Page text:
Mesa specified a modular central plant with remote cooling tower to be pre-built by the manufacturer, shipped in two sections, and bolted together at the rear of the annex site and adjacent parking garage deck.

The selected systems inlcude the following components:
  • Modular central plant with a total capacity of 600 tons consisting of two centrifugal water cooled chillers with factory-mounted variable-flow drives;
  • Two new stainless steel induced draft counter-flow design, two-cell cooling towers designed to cool 2,000 gpm of water (from 95°F to 85°  at 74°  entering wetbulb temperature, and VSDs for the fans;
  • Three frame-mounted, end-suction primary chilled water pumps and two frame-mounted, end-suction condenser water pumps, all with VSDs;
  • Cooling tower filtration and chemical feed system;
  • Chilled water system expansion tank and air separator;
  • Two electric fancoil units for central plant A/C;
  • Ventilation fan with gravity back-draft damper sized for refrigerant evacuation per ASHRAE 15;
  • Central plant refrigerant monitoring system;
  • Magnetic flow meter for flow monitoring of main chilled water distribution;
  • Six automated isolation control valves.

Aiming for an Energy Star Rating

Even with the additional capacity, power usage will still be less than the existing plant due to built-in redundancy and the fact that VSD technology dramatically reduces consumption at lower loads. In addition, the counter-flow cooling towers use up to 45% less water than the existing system. In another improvement, the addition of a side-stream separator keeps the condenser water cleaner.

The system also uses R-134A refrigerant, which meets the USGBC’s LEED® certification standard. As part of its continuing maintenance contract, Mesa will benchmark the performance of the new system. The innís goal is to eventually achieve the Energy Star Rating, and to implement an ongoing program to reduce both water and electrical consumption.

A Cost-effective Communication Protocol

The central plant’s existing DDC system was expanded to control and stage the new chillers, pumps, and cooling tower fans. The central plant DDC controller resides at the module with network connection to the existing system at the decommissioned existing central plant location in the hotel complex, approximately 200 ft from the new central plant.

A BACnet system was recommended. In this case, rather than having to pull wire from all components back to the main controller, wire is pulled to the closest controller, and BACnet relays the information throughout the system. More and more of the control systems installed by Mesa now use this protocol.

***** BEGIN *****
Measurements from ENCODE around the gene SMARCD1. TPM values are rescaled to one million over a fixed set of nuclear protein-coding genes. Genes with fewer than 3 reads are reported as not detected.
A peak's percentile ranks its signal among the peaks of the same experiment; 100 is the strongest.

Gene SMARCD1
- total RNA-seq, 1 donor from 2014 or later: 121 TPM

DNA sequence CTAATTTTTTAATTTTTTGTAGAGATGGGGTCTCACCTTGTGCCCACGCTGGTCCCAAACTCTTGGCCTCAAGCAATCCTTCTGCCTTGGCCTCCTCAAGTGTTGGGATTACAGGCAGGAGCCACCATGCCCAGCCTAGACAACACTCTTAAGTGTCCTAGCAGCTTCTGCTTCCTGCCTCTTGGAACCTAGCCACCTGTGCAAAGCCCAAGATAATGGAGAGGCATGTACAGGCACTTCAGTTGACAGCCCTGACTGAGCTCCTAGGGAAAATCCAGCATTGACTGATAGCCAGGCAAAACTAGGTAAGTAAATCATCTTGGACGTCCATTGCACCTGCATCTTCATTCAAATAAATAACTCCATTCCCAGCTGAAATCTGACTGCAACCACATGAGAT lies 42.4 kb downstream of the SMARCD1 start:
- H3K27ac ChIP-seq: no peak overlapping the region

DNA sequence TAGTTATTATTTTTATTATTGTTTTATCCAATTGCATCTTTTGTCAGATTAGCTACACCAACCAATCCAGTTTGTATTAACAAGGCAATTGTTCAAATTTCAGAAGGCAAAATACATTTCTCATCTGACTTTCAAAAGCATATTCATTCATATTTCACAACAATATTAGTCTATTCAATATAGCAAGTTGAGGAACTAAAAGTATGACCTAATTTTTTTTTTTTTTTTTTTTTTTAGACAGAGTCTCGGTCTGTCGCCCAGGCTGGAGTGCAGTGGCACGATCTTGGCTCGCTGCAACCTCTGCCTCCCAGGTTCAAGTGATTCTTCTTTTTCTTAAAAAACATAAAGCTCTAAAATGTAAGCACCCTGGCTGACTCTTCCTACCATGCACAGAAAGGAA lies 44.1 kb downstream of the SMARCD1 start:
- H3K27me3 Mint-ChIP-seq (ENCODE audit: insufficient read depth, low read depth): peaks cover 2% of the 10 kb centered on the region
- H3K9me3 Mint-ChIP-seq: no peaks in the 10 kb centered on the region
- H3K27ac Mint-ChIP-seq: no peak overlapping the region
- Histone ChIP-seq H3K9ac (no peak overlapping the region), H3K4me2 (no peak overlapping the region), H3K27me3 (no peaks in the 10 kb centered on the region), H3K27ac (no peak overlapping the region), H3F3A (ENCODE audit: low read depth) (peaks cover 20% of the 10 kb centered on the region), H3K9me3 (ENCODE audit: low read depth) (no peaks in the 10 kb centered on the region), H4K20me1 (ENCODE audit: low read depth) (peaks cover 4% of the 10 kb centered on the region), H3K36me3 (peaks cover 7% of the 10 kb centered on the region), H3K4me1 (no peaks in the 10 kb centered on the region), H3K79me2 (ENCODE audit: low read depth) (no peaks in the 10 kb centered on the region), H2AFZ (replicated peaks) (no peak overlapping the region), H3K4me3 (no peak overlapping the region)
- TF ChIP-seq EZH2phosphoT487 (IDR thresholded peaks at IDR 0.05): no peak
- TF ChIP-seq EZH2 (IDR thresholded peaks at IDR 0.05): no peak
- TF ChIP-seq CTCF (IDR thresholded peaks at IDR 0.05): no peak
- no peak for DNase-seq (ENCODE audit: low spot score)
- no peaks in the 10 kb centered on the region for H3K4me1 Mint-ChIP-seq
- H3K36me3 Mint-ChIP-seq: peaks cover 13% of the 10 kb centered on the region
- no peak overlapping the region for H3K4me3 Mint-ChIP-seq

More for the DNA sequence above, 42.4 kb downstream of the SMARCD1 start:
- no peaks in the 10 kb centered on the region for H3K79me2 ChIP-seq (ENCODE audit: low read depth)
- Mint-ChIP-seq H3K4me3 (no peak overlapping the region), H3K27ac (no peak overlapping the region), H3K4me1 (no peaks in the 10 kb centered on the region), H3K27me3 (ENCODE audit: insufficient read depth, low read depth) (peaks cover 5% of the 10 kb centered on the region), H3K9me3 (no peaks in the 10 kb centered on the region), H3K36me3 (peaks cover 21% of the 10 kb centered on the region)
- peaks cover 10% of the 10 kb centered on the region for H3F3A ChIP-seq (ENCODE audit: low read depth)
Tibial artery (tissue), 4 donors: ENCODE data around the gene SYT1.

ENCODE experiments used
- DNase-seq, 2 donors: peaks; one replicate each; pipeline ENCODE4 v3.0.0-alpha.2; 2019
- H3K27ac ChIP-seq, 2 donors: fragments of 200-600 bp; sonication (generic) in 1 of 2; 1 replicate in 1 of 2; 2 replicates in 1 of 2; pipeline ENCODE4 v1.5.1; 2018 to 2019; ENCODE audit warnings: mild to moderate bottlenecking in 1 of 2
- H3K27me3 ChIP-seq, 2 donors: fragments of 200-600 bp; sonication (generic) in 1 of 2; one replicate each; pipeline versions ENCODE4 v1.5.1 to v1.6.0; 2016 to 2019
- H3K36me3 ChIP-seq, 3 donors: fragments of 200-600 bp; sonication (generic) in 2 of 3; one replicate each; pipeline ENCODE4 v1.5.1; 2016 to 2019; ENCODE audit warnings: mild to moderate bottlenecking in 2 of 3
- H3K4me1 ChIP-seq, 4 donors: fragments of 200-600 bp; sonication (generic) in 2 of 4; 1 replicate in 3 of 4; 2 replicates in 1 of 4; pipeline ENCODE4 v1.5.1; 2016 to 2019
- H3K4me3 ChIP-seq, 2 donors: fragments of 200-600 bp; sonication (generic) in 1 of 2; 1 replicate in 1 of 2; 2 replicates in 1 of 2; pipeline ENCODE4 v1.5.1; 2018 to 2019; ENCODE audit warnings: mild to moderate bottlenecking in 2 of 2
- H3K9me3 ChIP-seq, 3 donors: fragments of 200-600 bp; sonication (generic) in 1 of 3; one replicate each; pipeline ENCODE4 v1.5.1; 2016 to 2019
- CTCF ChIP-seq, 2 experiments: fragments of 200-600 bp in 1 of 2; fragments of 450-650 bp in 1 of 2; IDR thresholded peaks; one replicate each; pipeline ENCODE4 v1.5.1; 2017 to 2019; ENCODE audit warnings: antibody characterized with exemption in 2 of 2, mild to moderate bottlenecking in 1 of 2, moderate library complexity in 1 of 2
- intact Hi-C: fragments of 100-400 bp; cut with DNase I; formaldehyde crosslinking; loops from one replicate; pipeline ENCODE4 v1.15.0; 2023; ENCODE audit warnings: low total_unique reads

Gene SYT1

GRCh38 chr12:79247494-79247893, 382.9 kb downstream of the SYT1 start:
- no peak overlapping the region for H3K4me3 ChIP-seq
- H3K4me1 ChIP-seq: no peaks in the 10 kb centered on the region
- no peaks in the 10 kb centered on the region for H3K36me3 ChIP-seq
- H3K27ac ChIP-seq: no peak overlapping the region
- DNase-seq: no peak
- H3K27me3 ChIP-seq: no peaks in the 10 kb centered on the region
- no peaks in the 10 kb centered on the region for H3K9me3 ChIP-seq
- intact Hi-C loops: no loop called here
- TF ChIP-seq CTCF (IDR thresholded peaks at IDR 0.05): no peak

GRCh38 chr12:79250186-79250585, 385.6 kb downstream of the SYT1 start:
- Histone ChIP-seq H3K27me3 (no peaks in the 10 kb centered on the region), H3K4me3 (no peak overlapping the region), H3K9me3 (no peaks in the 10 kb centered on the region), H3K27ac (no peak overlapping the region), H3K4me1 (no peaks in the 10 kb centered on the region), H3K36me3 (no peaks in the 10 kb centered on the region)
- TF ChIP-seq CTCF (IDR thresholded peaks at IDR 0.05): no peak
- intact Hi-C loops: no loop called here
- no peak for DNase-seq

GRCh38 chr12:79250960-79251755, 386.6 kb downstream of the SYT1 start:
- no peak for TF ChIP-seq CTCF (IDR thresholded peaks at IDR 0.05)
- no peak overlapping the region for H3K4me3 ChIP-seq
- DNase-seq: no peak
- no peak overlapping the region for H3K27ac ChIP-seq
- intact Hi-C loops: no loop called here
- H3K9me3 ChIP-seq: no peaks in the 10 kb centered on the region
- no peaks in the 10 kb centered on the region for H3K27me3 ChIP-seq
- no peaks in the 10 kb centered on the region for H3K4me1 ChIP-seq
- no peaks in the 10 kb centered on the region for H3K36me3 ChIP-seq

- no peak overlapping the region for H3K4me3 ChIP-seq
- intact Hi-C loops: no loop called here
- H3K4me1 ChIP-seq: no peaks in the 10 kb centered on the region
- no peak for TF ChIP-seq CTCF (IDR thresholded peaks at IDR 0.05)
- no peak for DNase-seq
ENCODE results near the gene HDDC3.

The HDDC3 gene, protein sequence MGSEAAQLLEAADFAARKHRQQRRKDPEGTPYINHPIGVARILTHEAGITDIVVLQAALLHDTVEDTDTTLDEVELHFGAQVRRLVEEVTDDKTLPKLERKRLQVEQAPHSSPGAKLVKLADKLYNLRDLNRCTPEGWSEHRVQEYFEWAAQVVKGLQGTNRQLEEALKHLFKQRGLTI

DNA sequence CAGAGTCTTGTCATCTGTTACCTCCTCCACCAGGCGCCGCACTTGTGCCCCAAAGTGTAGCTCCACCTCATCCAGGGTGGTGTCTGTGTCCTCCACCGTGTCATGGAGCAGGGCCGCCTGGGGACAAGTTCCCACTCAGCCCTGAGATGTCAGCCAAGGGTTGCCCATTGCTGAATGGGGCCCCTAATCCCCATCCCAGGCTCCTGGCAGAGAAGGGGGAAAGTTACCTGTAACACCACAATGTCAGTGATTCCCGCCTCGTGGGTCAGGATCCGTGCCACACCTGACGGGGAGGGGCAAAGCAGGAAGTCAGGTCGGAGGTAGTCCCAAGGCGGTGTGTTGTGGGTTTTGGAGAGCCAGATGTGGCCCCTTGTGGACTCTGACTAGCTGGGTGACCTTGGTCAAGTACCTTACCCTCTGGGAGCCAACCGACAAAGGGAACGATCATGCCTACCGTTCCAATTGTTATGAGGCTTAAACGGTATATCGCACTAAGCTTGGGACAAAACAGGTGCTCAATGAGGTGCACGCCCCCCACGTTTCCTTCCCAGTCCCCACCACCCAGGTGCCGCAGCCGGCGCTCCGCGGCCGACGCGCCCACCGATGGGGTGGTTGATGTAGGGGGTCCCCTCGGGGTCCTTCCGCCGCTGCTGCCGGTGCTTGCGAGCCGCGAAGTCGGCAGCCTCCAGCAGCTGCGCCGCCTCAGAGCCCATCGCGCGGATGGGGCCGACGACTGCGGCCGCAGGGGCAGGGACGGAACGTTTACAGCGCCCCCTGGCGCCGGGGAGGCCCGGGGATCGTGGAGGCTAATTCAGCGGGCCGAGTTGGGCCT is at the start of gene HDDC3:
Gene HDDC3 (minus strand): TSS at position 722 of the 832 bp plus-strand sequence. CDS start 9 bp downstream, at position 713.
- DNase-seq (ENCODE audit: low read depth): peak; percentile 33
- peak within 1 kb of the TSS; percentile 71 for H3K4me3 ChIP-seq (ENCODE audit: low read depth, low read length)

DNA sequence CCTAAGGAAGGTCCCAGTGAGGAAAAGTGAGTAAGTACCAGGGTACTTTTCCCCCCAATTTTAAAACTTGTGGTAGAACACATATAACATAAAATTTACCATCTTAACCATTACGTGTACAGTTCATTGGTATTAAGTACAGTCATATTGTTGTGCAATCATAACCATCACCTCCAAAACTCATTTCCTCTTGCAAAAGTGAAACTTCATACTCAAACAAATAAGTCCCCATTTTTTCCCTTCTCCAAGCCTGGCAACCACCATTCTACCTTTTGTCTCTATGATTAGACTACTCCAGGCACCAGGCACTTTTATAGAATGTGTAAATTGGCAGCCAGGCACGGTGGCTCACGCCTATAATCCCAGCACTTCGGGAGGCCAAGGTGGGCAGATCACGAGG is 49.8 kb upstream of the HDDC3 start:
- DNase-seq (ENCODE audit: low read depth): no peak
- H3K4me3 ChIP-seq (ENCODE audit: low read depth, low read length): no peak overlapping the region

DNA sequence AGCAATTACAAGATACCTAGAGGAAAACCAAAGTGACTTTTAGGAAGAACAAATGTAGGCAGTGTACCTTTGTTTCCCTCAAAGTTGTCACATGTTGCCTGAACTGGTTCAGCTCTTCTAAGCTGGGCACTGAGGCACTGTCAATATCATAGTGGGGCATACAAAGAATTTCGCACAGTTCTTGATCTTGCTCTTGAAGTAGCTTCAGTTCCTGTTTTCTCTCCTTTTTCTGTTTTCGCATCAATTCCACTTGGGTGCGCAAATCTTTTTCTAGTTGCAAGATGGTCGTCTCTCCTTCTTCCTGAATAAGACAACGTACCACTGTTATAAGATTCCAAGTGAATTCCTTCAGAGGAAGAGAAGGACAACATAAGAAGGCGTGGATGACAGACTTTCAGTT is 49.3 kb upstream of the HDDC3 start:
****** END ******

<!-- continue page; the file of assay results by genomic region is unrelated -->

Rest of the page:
More Power to Them

According to an electrical study of the complex, the Mission Inn was also underpowered. Of course, the study only confirmed what the owner already knew from experience: for example, the inn was blowing circuits every year during the annual Festival of Lights. Elimination of the central plant within the hotel complex, along with its associated power requirements, restored approximately 600 A for use in the hotel for lighting and other power requirements.

As part of this project, Mesa worked with Riverside Public Utilities to bring in 3,000A of new 460V power to the central plant; 1,500 A to serve the new central plant and the parking garage, and the remaining 1,500 A for future hotel requirements. A sister company, Dynalectric, performed the electrical work.
General contracting activities included laying the required footings, the slab-on-grade foundation, and an equipment pad for Riverside Public Utilities’ transformer and associated switch gear, and plumbing for makeup and drain systems.

Additional mechanical system contracting activities included provision for trenching, including required break, removal, excavation, backfill, and paving from the central plant to the existing point of connections (POC) at the old chiller plant. The existing tunnel was utilized for the new chilled water piping to the POC. Aboveground, chilled water piping was installed from the new chiller plant to the POC. Condenser water supply and return piping was installed to connect to the new cooling tower system. The modular central plant was completed with piping for chilled water, fancoil units, and water treatment equipment.

The shutdown of the existing central plant and cutover to the plant was scheduled for an evening in June. Crossover piping had already been laid to transfer the plant into the existing piping, making it a smooth transition.
Throughout the project, minimizing the impact of the work on the Inn’s guests, as well as the other businesses in the area, was a priority. Coordination, cooperation, and detailed planning were essential in meeting that goal. As working partners in the project, the owner, Mesa, the City of Riverside and Riverside Public Utilities, the architect, and subcontractors were on a mission to complete the project in time for the peak cooling season, and the fast-track project drew to a successful close.ES